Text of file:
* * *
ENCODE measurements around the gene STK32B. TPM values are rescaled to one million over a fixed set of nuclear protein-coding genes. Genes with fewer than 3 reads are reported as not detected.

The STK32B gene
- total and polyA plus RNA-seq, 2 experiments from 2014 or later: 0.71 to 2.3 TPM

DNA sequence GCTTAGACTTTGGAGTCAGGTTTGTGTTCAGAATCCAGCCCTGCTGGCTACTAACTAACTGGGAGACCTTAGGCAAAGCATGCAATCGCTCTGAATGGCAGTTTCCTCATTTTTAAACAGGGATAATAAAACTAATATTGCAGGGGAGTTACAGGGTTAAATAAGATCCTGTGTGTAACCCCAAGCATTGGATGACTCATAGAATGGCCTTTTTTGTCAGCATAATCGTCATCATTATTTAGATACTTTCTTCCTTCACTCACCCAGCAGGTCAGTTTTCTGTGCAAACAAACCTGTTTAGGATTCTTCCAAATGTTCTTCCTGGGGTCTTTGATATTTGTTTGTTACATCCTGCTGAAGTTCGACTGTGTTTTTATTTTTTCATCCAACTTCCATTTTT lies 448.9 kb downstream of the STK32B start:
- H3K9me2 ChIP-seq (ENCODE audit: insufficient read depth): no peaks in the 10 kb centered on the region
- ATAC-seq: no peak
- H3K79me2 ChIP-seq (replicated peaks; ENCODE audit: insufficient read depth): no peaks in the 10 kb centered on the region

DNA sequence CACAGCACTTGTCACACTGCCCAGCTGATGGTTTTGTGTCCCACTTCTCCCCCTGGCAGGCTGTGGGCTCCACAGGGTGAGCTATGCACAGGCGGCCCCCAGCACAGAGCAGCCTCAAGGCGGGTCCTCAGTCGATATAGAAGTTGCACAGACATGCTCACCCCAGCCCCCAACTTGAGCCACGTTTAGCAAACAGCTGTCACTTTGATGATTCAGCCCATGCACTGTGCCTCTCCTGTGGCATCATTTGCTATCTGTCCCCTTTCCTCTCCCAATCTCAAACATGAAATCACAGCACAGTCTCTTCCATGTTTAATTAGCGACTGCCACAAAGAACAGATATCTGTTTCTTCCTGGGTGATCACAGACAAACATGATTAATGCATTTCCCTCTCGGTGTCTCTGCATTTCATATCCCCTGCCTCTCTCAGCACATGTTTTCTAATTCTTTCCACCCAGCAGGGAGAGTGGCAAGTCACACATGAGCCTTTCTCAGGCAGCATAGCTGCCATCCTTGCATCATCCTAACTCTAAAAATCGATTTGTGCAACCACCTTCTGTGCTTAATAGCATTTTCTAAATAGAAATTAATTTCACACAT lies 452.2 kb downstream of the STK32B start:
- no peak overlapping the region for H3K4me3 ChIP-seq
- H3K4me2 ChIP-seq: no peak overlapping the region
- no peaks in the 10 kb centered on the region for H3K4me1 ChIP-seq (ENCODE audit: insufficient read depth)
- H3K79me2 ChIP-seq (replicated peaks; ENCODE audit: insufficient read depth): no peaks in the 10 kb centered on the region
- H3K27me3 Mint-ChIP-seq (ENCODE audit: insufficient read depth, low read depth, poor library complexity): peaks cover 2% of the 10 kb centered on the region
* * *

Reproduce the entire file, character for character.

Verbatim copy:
ENCODE measurements around the gene STK32B. TPM values are rescaled to one million over a fixed set of nuclear protein-coding genes. Genes with fewer than 3 reads are reported as not detected.

The STK32B gene
- total and polyA plus RNA-seq, 2 experiments from 2014 or later: 0.71 to 2.3 TPM

DNA sequence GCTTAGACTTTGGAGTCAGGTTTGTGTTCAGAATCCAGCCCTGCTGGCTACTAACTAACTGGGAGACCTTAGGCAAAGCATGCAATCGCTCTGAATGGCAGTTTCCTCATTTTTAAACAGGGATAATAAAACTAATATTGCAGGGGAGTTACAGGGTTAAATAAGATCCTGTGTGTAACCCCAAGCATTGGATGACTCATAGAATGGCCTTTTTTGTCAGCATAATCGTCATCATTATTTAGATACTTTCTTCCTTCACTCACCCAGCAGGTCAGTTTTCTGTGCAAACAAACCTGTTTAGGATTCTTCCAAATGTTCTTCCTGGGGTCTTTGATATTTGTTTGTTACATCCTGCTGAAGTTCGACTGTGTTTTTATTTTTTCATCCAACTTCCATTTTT lies 448.9 kb downstream of the STK32B start:
- H3K9me2 ChIP-seq (ENCODE audit: insufficient read depth): no peaks in the 10 kb centered on the region
- ATAC-seq: no peak
- H3K79me2 ChIP-seq (replicated peaks; ENCODE audit: insufficient read depth): no peaks in the 10 kb centered on the region

DNA sequence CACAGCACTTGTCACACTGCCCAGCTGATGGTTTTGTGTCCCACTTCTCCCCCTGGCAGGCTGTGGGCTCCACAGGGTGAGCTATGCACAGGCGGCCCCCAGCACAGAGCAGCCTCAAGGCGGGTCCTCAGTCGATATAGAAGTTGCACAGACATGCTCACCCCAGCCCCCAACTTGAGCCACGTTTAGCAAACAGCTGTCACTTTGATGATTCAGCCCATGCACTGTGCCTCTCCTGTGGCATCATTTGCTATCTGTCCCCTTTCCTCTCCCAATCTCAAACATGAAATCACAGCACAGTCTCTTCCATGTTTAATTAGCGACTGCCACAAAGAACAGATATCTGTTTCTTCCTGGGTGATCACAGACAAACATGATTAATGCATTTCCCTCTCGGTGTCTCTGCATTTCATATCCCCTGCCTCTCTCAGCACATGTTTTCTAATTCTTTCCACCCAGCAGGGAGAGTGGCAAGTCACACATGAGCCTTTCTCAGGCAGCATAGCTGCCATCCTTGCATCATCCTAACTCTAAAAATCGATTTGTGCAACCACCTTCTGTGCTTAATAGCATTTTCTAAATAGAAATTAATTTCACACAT lies 452.2 kb downstream of the STK32B start:
- no peak overlapping the region for H3K4me3 ChIP-seq
- H3K4me2 ChIP-seq: no peak overlapping the region
- no peaks in the 10 kb centered on the region for H3K4me1 ChIP-seq (ENCODE audit: insufficient read depth)
- H3K79me2 ChIP-seq (replicated peaks; ENCODE audit: insufficient read depth): no peaks in the 10 kb centered on the region
- H3K27me3 Mint-ChIP-seq (ENCODE audit: insufficient read depth, low read depth, poor library complexity): peaks cover 2% of the 10 kb centered on the region